You’ll learn of the trials and tribulations of running a radio station in one of the most challenging environments on earth. Obstacles included isolation, the weather, demolishing of studio facilities and a commanding officer who ordered the morale boosting station off the air.
In a short one year period, WASA moved from 600 AM to 100 FM, lurching briefly into MUGR [McMurdo Under Ground Radio] and WRFM [Radio Free McMurdo] along the way.
Bob has also dug deeply into his personal photo collection to share a range of images of the station studio, DJ’s on the air, station signage, an interview with ‘National Review’ founder and journalist William F Buckley Jnr and much more that you’ll enjoy today at www.radioheritage.net.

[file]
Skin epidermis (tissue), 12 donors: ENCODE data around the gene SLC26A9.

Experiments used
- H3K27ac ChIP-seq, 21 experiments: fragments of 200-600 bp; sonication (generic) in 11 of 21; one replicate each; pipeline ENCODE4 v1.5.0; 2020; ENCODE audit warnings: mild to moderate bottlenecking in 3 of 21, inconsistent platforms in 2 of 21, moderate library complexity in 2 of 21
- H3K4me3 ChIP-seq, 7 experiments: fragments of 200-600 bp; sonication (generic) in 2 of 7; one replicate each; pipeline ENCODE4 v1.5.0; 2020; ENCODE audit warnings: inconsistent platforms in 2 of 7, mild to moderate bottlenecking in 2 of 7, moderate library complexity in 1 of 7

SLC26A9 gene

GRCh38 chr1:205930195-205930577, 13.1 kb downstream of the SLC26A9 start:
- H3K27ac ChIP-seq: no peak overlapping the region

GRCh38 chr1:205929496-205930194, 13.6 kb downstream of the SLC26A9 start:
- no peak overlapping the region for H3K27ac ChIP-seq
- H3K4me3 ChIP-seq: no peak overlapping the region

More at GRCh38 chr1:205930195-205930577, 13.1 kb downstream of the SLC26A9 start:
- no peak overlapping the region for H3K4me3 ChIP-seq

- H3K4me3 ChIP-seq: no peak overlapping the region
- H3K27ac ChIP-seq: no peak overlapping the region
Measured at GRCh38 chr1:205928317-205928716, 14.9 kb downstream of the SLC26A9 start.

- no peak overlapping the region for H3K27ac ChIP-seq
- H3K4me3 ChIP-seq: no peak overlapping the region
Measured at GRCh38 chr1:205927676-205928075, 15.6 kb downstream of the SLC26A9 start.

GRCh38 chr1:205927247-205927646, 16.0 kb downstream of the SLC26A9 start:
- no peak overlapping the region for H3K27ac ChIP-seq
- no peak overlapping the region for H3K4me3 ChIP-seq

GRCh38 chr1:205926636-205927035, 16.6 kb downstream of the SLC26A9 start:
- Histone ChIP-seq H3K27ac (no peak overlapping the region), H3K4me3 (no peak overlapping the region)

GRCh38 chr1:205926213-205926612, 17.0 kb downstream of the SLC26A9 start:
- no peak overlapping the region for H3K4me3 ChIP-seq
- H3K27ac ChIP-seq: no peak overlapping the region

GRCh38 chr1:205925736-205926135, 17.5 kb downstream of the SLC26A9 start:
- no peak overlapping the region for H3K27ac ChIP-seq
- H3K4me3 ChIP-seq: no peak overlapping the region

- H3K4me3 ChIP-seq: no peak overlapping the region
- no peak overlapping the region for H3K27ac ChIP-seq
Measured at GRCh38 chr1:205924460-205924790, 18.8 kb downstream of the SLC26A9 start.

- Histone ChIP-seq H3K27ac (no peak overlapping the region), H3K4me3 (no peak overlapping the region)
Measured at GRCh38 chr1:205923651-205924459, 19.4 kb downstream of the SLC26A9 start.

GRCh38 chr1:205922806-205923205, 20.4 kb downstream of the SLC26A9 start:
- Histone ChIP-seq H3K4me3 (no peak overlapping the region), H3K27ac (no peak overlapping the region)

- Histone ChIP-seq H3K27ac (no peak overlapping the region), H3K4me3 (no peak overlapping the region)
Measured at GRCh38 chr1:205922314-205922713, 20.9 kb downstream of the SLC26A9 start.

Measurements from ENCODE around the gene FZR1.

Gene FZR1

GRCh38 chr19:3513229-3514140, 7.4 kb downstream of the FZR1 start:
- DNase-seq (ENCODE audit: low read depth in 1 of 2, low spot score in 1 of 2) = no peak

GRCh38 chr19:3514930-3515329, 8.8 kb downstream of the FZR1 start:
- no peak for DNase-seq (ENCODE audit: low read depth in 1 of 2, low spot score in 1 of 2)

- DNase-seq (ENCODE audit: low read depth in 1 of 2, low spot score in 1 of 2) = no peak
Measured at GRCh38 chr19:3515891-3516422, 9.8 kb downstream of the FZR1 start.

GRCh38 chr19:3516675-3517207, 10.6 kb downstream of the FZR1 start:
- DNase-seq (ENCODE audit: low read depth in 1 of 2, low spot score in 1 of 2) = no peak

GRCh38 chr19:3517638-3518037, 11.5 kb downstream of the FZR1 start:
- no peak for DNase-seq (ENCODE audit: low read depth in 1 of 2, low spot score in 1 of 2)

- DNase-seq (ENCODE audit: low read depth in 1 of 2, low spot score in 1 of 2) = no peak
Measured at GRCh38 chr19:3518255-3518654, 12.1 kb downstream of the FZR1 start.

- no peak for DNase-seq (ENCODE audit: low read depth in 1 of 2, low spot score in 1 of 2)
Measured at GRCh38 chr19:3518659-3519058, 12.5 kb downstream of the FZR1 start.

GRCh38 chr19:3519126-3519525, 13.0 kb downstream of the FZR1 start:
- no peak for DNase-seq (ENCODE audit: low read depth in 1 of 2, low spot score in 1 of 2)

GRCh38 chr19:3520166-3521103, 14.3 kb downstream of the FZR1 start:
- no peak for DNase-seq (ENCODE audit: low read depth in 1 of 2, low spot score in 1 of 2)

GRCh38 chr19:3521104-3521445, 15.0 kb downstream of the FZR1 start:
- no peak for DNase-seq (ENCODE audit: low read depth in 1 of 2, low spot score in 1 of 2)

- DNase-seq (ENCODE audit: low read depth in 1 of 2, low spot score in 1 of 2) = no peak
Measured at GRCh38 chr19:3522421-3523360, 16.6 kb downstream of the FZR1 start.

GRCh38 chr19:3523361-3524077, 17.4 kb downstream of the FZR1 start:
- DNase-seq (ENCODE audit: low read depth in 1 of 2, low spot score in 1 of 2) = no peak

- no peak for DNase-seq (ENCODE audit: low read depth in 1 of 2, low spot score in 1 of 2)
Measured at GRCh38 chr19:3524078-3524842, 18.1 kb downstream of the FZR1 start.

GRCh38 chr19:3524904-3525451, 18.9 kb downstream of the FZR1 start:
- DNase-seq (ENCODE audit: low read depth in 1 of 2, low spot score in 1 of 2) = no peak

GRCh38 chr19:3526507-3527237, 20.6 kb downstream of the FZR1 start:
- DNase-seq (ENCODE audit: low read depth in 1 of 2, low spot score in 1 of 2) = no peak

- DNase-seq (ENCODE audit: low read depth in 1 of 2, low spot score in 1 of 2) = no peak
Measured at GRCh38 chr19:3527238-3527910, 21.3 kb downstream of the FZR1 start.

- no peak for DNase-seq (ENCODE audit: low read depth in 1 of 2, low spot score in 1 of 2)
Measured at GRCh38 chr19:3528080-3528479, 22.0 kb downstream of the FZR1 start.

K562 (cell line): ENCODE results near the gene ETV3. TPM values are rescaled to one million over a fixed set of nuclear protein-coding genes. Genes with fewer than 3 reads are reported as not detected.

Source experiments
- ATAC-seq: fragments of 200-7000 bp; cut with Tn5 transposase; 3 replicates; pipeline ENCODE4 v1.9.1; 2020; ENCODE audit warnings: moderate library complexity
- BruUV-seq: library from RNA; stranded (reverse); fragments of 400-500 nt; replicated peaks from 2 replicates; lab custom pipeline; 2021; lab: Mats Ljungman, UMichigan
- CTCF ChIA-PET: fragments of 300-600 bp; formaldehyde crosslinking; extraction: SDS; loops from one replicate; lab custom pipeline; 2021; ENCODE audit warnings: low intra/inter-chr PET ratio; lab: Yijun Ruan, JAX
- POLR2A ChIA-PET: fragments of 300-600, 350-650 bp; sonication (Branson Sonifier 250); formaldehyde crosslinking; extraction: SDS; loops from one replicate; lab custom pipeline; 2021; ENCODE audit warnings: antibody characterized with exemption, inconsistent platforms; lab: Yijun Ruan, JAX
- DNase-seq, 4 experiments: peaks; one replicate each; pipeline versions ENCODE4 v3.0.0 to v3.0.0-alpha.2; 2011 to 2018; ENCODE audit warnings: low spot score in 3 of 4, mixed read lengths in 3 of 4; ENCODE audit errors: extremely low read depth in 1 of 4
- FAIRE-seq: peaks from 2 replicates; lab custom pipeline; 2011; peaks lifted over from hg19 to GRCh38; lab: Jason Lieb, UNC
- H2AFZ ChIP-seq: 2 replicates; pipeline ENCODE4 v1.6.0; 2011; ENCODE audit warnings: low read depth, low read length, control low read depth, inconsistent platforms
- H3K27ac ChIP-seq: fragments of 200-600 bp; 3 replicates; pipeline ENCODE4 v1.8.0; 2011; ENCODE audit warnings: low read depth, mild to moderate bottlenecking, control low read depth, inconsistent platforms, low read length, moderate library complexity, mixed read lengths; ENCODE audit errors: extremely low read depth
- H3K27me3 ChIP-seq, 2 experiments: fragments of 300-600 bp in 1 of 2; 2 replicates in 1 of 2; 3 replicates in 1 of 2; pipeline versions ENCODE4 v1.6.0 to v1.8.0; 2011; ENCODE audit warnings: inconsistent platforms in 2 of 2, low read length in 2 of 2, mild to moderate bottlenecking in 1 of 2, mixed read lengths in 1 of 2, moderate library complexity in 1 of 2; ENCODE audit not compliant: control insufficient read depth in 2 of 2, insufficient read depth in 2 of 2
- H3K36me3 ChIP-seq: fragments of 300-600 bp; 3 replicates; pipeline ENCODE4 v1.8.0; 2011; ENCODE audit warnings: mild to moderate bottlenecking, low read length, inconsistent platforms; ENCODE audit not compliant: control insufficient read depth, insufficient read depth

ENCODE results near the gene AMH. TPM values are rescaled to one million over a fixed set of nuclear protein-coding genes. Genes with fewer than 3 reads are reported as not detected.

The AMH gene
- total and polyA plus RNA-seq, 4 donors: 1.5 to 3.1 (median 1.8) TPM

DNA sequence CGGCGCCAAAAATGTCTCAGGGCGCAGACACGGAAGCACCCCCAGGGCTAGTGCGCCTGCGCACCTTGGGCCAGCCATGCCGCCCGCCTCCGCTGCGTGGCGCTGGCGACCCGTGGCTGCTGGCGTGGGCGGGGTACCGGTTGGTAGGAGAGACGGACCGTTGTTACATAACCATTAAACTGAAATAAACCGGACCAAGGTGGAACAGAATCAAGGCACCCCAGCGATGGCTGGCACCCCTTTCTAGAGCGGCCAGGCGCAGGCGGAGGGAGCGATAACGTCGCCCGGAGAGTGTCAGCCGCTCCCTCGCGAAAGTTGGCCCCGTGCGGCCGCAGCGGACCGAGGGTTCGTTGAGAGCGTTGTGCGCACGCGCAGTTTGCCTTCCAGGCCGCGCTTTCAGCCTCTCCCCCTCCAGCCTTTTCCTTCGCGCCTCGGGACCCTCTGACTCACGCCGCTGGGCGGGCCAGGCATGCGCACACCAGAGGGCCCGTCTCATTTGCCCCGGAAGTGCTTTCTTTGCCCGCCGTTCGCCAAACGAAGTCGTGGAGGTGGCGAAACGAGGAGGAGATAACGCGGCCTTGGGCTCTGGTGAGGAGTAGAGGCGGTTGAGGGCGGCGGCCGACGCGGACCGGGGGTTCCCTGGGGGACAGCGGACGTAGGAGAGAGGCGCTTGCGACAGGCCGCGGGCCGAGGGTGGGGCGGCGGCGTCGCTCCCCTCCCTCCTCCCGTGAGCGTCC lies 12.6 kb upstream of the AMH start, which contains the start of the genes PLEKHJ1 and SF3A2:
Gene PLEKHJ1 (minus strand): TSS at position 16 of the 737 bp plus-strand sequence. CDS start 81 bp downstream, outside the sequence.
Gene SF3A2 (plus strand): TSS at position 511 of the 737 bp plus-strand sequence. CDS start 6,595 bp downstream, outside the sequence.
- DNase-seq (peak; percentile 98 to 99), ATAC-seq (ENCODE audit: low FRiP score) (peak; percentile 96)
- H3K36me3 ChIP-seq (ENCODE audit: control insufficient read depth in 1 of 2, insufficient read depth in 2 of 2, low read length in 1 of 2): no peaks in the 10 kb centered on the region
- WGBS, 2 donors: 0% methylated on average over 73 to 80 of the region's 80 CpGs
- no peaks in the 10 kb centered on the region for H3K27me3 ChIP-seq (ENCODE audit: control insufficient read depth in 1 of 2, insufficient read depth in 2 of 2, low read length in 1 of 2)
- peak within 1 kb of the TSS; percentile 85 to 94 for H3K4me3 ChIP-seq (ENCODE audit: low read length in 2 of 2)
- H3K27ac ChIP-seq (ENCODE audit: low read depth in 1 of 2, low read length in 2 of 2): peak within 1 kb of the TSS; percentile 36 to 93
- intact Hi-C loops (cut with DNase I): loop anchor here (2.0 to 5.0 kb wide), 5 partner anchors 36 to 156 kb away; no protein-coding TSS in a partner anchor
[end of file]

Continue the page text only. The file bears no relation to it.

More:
The first live Antarctic sports broadcast, live coverage of moon landings, and the first live broadcast from the USA are just some of the highlights in our new feature ‘WASA McMurdo, Antarctica’.
This is the second in a series about broadcasting in the Antarctic presented by the Radio Heritage Foundation as part of its ongoing project to preserve, protect and remember radio heritage from around the Pacific region. You’ll also enjoy ‘Antarctic Radio Unfreezes’ at www.radioheritage.net for coverage of other stations on the Ice Continent.
If you have your own memories, memorabilia and more to share about broadcasting at McMurdo and elsewhere in the Antarctic, we’d very much like to hear from you.